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  1. probably while this doesn’t look like normal rigged deadeyes, there seems to be some strap over them. Besides: all other stays visible in the pics are rigged with some sort of turnbuckle-like construction. Jan
  2. They do not show a considerable amount of detail, but in the Dutch Rijksmuseum collection, there are a couple of pics of Loreley. I took screenshots, and copied the link https://www.rijksmuseum.nl/NL/collectie/RP-F-F01148-M https://www.rijksmuseum.nl/nl/collectie/RP-F-F01148-I https://www.rijksmuseum.nl/nl/zoeken/objecten?q=S.m.s.+Loreley&p=1&ps=12&st=Objects&ii=0#/RP-F-F01148-Y,0 This one is frustrating: it shows the channels, but not the deadeyes. https://www.rijksmuseum.nl/nl/zoeken/objecten?q=S.m.s.+Lore
  3. And in your second picture they look more like "normal deadeyes". I have once seen (and I blame myself for not remembering where) a nice illustration of the systems that have been invented in the rather short period between the mid-1850's when wooden deadeyes were standard, and the early 1900's, when steel turnbuckles were the standard. I thought it was on segelschiffsmodellbau, but the man I thought that posted denied doing so.... Still thinking and searching ….. Jan
  4. That is really a close call. Both look great. As you say: choice depends on the actual part you are looking at. I prefer the Eduards-version because of the breachlock does look a bot more detailed. But taking the handwheels as your main part, the other one is (marginally) better, at least in the pics. I guess that placed on the model both will be looking fantastic..... Jan
  5. Sounds like you have a nice organ. I try to find my way on a small, not so nice, early 20th century one. Bach doens't quite fit to something like that, and Mendelsohn is above my league I like the 'Psalmbewerkingen in Noord-Duitse stijl' van Sietze de Vries (also not fit for my instrument, but at least I can play them ) I'll folow your upcoming build. Not quite a plastic/small scale myself (actually, almost no modelbuilding left in my sparese time) but I am surprised at the precision of those smale-scale models. Jan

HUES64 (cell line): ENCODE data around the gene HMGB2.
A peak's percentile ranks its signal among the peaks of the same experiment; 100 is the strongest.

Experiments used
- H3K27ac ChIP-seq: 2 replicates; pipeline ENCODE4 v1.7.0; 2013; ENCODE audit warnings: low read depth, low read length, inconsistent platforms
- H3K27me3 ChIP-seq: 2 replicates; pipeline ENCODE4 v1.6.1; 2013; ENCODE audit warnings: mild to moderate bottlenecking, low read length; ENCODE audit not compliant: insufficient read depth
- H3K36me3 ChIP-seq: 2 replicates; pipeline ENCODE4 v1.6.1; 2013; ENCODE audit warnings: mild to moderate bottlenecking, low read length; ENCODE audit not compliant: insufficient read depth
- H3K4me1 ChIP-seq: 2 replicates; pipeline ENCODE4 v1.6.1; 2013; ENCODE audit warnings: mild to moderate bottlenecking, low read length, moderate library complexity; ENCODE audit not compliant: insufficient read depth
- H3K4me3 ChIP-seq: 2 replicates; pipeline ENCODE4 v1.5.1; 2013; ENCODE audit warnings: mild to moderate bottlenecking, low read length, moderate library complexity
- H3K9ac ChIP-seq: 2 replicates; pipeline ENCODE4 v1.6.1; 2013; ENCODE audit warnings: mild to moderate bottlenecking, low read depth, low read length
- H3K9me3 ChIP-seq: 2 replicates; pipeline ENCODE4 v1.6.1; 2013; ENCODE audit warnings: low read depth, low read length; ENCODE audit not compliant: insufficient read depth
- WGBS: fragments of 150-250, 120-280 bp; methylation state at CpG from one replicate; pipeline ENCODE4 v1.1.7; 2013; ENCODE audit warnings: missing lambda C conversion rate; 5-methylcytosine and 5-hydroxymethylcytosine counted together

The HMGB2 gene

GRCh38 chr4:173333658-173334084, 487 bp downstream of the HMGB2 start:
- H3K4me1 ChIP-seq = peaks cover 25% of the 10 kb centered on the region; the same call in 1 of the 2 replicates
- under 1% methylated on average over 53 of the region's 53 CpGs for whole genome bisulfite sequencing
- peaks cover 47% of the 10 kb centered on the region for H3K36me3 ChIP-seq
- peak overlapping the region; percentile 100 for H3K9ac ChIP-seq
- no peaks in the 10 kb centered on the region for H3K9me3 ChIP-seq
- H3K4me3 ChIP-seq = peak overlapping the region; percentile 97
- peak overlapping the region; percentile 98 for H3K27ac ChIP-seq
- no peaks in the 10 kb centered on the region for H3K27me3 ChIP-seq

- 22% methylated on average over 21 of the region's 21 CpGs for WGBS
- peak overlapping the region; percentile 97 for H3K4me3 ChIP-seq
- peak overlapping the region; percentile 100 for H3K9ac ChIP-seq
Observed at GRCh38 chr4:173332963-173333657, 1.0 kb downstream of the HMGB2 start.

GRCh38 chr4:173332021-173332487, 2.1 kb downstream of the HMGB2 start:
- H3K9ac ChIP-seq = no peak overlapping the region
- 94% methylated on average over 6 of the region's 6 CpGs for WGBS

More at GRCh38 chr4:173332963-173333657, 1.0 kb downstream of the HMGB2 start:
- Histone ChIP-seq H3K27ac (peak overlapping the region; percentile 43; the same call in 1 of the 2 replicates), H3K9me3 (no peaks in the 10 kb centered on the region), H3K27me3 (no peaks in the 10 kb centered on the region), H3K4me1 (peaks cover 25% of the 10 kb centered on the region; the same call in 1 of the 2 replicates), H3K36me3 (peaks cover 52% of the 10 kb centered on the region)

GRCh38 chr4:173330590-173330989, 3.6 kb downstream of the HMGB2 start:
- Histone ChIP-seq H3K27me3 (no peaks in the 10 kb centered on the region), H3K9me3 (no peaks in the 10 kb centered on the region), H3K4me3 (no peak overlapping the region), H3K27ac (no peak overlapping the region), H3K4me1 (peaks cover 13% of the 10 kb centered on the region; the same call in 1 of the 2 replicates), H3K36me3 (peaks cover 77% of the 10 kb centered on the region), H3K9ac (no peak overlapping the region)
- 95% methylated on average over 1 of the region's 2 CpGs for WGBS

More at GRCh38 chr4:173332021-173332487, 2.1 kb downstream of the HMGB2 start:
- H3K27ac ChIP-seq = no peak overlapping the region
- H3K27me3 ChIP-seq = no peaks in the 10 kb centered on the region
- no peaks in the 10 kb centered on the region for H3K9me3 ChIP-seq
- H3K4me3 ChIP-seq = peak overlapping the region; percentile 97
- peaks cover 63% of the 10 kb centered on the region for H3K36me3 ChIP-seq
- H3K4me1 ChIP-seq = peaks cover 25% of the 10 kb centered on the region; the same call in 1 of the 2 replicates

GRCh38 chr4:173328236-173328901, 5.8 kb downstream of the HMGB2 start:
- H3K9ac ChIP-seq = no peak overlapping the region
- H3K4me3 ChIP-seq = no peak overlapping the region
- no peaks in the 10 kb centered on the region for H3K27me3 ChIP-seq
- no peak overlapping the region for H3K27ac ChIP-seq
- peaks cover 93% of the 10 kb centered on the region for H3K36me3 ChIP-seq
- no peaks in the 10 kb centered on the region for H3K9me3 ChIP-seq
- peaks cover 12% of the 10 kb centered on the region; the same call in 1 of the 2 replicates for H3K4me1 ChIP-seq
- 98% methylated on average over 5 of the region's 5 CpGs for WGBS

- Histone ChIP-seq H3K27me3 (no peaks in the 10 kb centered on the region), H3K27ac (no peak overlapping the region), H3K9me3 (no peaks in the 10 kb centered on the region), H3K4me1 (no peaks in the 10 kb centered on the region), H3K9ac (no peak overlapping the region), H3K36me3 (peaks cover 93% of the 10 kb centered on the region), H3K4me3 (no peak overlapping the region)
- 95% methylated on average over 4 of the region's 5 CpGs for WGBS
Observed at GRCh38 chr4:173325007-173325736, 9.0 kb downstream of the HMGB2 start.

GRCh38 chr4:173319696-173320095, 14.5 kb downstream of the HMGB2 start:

6. And another welcome. There are some 1/350 builders active here in the forum. Enough to share experiences (btw Bach or something more modern?) Jan
  7. I tried to fi d some pics of the war-time planes that flew those missions to Norway. Didn't found them. however, while searching I did wonder: does the registration signs fit the time and type of plane? I could only find a couple of Spitfires of the 121th with AV marked on the fuselage. Jan
  8. Hi, Danny's work (both in wood and in paper) is fantastic, and inspired quite a lot of us. However, Danny will not read your praise, he died earlier this year. Jan
  9. Hi Doris, Your rigging looks absolutely wonderful. (do you make the rope yourself, or do you have a source for that?) The only thing I do not quite understand is the rigging of your top-rope: you used a sheeve rather high in foot of the topmast, I would have expected a sheeve somewhere further down the heel of the topmast (like in Andersons book pages 176/177). Rigging it through a lower sheeve would enable lifting the mast above the level of the cross trees. [edit, 10 sept]. And looking again, I realized that the set-up is exactly as in Anderson
  10. Hi Doris, Thanks for the update! Stunning quality as ever.... Jan Dirk
  11. Interesting to see that they rigged the lanyards 'upside down' in Kampen: the stopperknot is in the lower deadeye, not the upper one. Jan
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